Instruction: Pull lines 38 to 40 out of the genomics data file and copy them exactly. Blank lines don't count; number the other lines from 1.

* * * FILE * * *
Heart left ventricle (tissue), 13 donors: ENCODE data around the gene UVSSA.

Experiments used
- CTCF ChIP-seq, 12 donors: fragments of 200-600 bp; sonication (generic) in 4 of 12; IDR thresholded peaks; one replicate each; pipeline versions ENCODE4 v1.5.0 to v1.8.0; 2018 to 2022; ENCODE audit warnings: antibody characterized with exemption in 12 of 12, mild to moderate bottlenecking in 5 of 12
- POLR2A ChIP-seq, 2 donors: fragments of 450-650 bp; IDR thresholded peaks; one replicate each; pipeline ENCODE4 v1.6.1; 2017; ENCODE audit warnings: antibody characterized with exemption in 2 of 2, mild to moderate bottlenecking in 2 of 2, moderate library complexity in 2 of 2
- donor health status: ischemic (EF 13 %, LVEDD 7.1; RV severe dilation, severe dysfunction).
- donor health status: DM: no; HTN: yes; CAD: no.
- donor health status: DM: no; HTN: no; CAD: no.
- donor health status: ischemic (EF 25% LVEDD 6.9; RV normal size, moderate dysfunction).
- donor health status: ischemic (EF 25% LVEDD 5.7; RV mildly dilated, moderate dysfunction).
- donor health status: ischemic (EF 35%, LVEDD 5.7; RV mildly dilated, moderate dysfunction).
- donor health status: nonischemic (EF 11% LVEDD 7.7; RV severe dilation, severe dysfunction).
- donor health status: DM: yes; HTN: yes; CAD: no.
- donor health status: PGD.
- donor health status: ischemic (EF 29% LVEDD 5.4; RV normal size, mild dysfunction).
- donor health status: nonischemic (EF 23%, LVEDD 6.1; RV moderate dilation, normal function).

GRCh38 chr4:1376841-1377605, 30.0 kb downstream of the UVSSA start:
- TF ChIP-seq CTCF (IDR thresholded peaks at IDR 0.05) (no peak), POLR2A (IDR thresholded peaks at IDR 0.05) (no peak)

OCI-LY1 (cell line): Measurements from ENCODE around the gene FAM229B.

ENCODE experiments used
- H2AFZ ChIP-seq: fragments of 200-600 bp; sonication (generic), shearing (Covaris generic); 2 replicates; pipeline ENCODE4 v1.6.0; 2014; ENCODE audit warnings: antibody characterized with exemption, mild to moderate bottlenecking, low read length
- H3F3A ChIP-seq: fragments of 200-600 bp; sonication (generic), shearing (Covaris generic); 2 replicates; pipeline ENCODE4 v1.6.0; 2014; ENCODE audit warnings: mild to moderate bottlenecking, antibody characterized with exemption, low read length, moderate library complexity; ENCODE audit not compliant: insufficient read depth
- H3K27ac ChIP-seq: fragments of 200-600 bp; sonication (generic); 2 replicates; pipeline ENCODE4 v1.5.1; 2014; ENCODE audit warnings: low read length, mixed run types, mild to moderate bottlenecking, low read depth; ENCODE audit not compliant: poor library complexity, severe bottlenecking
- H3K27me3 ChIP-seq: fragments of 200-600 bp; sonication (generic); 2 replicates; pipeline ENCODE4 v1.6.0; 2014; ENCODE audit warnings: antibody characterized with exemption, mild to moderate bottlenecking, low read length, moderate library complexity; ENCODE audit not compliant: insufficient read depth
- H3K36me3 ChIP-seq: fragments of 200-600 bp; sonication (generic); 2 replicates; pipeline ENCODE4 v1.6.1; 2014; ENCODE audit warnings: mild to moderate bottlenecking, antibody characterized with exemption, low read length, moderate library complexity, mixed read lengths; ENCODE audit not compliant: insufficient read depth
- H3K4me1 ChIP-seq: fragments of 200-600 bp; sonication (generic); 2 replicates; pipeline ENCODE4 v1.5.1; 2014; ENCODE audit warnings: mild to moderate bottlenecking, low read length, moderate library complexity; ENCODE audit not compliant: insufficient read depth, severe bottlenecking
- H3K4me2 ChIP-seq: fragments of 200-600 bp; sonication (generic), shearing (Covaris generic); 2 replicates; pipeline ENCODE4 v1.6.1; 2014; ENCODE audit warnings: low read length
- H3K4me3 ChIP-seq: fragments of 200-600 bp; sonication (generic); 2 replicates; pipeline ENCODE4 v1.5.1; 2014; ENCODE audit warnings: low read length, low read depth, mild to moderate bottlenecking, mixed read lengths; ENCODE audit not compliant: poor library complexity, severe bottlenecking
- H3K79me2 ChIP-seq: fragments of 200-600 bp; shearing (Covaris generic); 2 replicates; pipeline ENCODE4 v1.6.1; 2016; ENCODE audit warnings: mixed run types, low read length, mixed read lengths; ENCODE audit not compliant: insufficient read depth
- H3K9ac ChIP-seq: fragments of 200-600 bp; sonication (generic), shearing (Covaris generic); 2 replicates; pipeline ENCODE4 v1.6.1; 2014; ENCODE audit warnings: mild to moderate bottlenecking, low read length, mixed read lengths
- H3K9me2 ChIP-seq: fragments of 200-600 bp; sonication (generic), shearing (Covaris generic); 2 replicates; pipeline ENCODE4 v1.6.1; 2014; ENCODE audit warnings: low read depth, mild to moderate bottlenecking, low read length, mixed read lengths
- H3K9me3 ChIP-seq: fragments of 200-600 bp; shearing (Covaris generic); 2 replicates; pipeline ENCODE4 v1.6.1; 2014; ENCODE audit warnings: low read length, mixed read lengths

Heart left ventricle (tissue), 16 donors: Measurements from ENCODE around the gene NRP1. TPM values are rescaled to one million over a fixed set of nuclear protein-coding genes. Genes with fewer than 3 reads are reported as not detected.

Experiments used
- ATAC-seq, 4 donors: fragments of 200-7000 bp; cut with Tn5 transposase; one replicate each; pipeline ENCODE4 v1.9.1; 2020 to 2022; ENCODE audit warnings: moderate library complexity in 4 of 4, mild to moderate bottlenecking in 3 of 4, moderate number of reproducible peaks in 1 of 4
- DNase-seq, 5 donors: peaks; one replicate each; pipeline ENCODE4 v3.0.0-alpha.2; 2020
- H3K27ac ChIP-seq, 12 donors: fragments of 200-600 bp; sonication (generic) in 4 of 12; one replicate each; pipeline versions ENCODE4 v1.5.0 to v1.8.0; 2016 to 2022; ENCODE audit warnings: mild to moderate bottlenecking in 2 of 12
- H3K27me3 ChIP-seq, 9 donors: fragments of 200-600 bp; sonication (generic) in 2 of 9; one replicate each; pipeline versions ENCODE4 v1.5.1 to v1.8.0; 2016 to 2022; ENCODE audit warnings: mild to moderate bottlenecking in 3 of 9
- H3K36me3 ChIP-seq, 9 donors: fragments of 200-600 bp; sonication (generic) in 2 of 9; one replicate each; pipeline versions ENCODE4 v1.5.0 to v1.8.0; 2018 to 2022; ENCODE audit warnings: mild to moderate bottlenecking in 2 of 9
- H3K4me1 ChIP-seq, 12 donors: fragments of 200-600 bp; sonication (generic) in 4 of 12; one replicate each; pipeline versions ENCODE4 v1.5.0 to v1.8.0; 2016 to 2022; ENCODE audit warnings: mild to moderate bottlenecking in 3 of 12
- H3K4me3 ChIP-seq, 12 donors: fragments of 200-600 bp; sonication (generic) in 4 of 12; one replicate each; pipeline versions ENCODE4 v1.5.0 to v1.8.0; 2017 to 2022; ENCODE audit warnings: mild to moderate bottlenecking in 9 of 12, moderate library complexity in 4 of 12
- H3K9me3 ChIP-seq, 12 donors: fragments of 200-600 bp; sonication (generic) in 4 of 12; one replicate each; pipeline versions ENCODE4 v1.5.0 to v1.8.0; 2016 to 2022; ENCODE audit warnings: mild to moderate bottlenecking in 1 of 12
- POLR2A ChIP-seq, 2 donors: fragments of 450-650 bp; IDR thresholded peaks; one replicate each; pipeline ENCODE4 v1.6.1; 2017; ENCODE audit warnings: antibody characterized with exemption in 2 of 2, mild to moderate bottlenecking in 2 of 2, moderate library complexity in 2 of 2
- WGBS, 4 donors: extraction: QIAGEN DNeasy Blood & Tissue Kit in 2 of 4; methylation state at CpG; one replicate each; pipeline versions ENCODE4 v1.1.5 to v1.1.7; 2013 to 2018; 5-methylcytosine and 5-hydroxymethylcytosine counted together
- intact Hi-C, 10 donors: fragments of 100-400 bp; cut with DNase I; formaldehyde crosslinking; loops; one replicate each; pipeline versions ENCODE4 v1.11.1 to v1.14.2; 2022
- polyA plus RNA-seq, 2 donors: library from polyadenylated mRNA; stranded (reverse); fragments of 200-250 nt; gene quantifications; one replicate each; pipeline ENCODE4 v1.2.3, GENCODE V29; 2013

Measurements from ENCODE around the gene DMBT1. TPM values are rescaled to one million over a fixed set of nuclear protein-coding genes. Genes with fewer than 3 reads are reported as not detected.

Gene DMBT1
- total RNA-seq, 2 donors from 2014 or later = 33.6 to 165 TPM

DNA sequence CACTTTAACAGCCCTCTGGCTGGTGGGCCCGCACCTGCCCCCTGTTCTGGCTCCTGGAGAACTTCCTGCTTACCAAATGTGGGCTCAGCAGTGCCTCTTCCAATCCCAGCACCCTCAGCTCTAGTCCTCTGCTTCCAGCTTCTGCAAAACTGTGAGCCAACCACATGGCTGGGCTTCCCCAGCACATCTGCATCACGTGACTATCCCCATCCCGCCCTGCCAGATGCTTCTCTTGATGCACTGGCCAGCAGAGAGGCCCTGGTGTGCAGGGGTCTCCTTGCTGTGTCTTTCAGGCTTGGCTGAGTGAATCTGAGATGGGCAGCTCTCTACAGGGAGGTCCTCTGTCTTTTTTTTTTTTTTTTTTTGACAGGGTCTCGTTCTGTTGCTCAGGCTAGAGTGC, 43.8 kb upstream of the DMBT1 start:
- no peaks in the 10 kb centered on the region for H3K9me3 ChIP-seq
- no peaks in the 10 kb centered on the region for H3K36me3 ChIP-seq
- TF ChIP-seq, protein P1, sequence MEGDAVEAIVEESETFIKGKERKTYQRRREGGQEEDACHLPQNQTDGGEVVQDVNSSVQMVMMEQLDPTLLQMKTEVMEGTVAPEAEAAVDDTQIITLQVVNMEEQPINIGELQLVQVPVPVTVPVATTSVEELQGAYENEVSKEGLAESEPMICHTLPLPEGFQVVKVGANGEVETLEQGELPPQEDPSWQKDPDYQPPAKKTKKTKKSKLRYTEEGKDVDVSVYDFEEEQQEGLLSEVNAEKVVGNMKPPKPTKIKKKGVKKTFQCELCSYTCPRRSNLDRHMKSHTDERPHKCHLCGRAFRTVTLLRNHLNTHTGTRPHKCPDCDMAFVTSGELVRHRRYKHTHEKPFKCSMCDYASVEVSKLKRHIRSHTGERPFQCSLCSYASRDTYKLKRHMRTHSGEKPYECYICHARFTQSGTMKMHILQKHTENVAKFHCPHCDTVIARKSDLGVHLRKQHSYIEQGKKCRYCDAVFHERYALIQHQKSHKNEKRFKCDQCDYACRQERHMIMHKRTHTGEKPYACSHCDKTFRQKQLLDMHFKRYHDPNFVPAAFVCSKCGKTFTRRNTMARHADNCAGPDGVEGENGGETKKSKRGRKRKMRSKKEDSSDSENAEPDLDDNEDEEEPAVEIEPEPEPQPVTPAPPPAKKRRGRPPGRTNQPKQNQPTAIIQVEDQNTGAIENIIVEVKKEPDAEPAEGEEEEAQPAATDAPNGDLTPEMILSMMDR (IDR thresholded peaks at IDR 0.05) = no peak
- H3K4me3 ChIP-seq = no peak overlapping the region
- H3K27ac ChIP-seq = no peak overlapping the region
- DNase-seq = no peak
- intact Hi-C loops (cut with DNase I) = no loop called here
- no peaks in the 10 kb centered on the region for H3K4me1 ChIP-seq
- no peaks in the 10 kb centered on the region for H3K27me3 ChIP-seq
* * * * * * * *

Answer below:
- H3K36me3 ChIP-seq, 9 donors: fragments of 200-600 bp; sonication (generic) in 2 of 9; one replicate each; pipeline versions ENCODE4 v1.5.0 to v1.8.0; 2018 to 2022; ENCODE audit warnings: mild to moderate bottlenecking in 2 of 9
- H3K4me1 ChIP-seq, 12 donors: fragments of 200-600 bp; sonication (generic) in 4 of 12; one replicate each; pipeline versions ENCODE4 v1.5.0 to v1.8.0; 2016 to 2022; ENCODE audit warnings: mild to moderate bottlenecking in 3 of 12
- H3K4me3 ChIP-seq, 12 donors: fragments of 200-600 bp; sonication (generic) in 4 of 12; one replicate each; pipeline versions ENCODE4 v1.5.0 to v1.8.0; 2017 to 2022; ENCODE audit warnings: mild to moderate bottlenecking in 9 of 12, moderate library complexity in 4 of 12